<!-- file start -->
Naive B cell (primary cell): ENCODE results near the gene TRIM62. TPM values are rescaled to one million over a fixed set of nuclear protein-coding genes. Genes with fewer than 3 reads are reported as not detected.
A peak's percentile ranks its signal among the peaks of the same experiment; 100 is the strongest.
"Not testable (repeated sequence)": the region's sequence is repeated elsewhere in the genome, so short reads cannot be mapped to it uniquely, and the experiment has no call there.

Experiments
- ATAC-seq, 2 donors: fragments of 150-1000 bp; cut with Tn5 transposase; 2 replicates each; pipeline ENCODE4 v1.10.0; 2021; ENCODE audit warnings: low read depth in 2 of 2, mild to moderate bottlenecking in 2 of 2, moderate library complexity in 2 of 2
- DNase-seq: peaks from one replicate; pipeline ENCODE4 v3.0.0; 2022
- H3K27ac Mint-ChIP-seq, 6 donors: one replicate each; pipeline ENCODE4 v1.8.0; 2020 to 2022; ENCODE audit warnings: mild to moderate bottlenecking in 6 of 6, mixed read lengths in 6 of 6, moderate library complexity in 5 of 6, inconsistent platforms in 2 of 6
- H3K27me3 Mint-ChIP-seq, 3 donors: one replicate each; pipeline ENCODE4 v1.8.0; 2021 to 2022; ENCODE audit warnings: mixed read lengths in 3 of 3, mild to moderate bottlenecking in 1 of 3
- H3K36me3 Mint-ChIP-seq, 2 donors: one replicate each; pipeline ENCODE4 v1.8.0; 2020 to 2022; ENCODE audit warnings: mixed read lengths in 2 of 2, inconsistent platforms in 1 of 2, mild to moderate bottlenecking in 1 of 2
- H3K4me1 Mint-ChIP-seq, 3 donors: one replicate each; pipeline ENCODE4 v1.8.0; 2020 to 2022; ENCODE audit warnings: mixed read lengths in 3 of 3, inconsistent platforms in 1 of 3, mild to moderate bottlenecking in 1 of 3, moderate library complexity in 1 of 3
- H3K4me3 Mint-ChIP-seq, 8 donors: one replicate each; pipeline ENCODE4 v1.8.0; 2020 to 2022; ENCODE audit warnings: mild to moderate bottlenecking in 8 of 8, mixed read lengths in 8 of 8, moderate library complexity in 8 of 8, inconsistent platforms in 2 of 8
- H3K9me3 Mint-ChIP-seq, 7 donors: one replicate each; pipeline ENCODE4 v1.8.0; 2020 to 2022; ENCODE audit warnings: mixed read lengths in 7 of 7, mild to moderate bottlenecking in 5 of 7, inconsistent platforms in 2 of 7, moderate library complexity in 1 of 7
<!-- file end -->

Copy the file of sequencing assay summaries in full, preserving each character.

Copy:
Naive B cell (primary cell): ENCODE results near the gene TRIM62. TPM values are rescaled to one million over a fixed set of nuclear protein-coding genes. Genes with fewer than 3 reads are reported as not detected.
A peak's percentile ranks its signal among the peaks of the same experiment; 100 is the strongest.
"Not testable (repeated sequence)": the region's sequence is repeated elsewhere in the genome, so short reads cannot be mapped to it uniquely, and the experiment has no call there.

Experiments
- ATAC-seq, 2 donors: fragments of 150-1000 bp; cut with Tn5 transposase; 2 replicates each; pipeline ENCODE4 v1.10.0; 2021; ENCODE audit warnings: low read depth in 2 of 2, mild to moderate bottlenecking in 2 of 2, moderate library complexity in 2 of 2
- DNase-seq: peaks from one replicate; pipeline ENCODE4 v3.0.0; 2022
- H3K27ac Mint-ChIP-seq, 6 donors: one replicate each; pipeline ENCODE4 v1.8.0; 2020 to 2022; ENCODE audit warnings: mild to moderate bottlenecking in 6 of 6, mixed read lengths in 6 of 6, moderate library complexity in 5 of 6, inconsistent platforms in 2 of 6
- H3K27me3 Mint-ChIP-seq, 3 donors: one replicate each; pipeline ENCODE4 v1.8.0; 2021 to 2022; ENCODE audit warnings: mixed read lengths in 3 of 3, mild to moderate bottlenecking in 1 of 3
- H3K36me3 Mint-ChIP-seq, 2 donors: one replicate each; pipeline ENCODE4 v1.8.0; 2020 to 2022; ENCODE audit warnings: mixed read lengths in 2 of 2, inconsistent platforms in 1 of 2, mild to moderate bottlenecking in 1 of 2
- H3K4me1 Mint-ChIP-seq, 3 donors: one replicate each; pipeline ENCODE4 v1.8.0; 2020 to 2022; ENCODE audit warnings: mixed read lengths in 3 of 3, inconsistent platforms in 1 of 3, mild to moderate bottlenecking in 1 of 3, moderate library complexity in 1 of 3
- H3K4me3 Mint-ChIP-seq, 8 donors: one replicate each; pipeline ENCODE4 v1.8.0; 2020 to 2022; ENCODE audit warnings: mild to moderate bottlenecking in 8 of 8, mixed read lengths in 8 of 8, moderate library complexity in 8 of 8, inconsistent platforms in 2 of 8
- H3K9me3 Mint-ChIP-seq, 7 donors: one replicate each; pipeline ENCODE4 v1.8.0; 2020 to 2022; ENCODE audit warnings: mixed read lengths in 7 of 7, mild to moderate bottlenecking in 5 of 7, inconsistent platforms in 2 of 7, moderate library complexity in 1 of 7